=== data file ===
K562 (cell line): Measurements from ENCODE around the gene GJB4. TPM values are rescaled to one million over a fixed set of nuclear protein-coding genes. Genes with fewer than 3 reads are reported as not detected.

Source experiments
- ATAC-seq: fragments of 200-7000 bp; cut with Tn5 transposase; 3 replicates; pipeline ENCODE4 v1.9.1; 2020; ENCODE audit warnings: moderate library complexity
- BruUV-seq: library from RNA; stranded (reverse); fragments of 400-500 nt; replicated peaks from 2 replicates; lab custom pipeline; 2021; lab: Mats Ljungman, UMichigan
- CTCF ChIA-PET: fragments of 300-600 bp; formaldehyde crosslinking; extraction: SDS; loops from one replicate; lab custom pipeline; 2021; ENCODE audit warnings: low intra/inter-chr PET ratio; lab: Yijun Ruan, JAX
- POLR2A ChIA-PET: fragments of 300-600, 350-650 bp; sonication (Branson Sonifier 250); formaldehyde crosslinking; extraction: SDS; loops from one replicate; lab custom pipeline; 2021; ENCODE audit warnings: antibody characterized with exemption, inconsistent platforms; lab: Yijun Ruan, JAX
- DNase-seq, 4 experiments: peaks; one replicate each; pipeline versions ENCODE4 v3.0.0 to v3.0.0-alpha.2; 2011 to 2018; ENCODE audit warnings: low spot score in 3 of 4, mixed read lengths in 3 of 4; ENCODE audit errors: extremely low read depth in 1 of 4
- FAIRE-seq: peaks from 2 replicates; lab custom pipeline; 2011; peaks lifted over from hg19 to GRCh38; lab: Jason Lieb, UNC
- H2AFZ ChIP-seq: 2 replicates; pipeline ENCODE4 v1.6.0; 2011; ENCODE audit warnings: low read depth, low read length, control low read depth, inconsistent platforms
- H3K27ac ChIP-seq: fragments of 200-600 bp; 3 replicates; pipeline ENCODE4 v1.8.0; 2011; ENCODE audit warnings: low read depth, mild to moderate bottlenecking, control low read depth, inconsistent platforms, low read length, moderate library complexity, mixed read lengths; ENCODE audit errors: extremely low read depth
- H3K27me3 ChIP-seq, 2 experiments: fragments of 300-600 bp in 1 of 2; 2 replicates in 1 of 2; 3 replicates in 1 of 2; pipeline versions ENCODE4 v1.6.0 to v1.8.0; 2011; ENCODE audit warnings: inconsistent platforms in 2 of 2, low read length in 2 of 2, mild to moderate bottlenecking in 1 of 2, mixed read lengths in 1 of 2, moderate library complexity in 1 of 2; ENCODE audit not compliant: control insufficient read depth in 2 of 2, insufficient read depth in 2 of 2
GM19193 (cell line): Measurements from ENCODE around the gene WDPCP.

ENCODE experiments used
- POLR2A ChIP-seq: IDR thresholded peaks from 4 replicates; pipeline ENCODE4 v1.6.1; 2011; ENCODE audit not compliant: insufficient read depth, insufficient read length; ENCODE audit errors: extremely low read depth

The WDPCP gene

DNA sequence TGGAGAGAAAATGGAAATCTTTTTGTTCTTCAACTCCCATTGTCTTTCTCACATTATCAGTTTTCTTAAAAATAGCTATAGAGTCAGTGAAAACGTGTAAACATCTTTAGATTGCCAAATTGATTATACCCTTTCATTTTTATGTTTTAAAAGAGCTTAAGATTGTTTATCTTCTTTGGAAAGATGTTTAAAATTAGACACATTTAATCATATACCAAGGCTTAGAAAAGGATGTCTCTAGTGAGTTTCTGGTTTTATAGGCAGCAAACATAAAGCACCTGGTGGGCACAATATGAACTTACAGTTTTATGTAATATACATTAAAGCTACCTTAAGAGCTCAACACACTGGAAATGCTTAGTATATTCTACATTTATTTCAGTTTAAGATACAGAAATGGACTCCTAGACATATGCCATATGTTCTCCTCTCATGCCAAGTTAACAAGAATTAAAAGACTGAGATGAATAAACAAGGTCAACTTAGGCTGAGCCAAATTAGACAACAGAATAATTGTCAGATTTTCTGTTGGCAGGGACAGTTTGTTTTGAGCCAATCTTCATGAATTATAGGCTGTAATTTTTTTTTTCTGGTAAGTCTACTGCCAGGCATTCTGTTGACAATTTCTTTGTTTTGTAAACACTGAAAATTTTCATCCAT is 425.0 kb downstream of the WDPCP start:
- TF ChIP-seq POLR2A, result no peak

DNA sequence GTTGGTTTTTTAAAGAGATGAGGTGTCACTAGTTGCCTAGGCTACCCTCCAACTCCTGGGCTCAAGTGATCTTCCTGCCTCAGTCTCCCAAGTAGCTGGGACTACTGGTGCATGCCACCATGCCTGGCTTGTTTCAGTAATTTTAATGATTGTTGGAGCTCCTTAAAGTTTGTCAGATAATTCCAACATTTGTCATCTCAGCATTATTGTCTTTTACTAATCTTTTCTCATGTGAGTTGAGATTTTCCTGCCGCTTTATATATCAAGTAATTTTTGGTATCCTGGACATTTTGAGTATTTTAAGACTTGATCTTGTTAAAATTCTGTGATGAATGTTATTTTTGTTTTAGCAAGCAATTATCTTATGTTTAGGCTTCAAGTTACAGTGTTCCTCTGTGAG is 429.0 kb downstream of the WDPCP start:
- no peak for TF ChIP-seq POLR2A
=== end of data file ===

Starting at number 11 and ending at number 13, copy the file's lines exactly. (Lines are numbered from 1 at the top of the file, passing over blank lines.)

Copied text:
- H3K27me3 ChIP-seq, 2 experiments: fragments of 300-600 bp in 1 of 2; 2 replicates in 1 of 2; 3 replicates in 1 of 2; pipeline versions ENCODE4 v1.6.0 to v1.8.0; 2011; ENCODE audit warnings: inconsistent platforms in 2 of 2, low read length in 2 of 2, mild to moderate bottlenecking in 1 of 2, mixed read lengths in 1 of 2, moderate library complexity in 1 of 2; ENCODE audit not compliant: control insufficient read depth in 2 of 2, insufficient read depth in 2 of 2
GM19193 (cell line): Measurements from ENCODE around the gene WDPCP.

ENCODE experiments used